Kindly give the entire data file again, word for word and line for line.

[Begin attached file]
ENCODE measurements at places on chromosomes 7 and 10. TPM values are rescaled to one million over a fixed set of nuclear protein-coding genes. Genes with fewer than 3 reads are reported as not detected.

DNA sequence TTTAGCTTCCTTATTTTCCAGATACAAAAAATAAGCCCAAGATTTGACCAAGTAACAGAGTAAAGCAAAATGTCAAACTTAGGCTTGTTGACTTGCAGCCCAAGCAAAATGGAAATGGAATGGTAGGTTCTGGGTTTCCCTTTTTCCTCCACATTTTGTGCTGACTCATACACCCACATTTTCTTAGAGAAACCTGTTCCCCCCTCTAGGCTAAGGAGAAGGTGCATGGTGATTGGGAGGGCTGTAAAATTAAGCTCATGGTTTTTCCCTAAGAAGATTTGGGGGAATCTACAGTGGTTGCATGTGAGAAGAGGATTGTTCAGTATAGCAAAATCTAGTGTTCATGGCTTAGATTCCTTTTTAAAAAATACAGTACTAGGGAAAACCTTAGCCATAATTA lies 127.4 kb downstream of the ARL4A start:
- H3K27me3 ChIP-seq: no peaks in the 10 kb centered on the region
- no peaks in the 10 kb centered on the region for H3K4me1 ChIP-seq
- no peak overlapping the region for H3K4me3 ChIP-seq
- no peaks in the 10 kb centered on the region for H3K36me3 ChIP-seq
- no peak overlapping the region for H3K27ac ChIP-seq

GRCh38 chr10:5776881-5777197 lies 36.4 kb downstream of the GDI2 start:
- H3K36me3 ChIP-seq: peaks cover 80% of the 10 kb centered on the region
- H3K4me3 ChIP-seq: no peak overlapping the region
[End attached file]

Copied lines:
ENCODE measurements at places on chromosomes 7 and 10. TPM values are rescaled to one million over a fixed set of nuclear protein-coding genes. Genes with fewer than 3 reads are reported as not detected.

DNA sequence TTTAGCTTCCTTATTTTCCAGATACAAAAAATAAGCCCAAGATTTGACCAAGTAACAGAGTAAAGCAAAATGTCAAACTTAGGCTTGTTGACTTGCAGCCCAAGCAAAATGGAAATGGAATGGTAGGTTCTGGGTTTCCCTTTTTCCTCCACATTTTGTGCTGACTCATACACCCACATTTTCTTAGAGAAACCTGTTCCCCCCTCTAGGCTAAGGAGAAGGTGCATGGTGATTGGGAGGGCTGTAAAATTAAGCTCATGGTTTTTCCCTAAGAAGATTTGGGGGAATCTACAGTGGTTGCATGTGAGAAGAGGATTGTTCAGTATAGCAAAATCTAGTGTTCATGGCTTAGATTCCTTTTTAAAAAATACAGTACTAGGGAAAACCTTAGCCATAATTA lies 127.4 kb downstream of the ARL4A start:
- H3K27me3 ChIP-seq: no peaks in the 10 kb centered on the region
- no peaks in the 10 kb centered on the region for H3K4me1 ChIP-seq
- no peak overlapping the region for H3K4me3 ChIP-seq
- no peaks in the 10 kb centered on the region for H3K36me3 ChIP-seq
- no peak overlapping the region for H3K27ac ChIP-seq

GRCh38 chr10:5776881-5777197 lies 36.4 kb downstream of the GDI2 start:
- H3K36me3 ChIP-seq: peaks cover 80% of the 10 kb centered on the region
- H3K4me3 ChIP-seq: no peak overlapping the region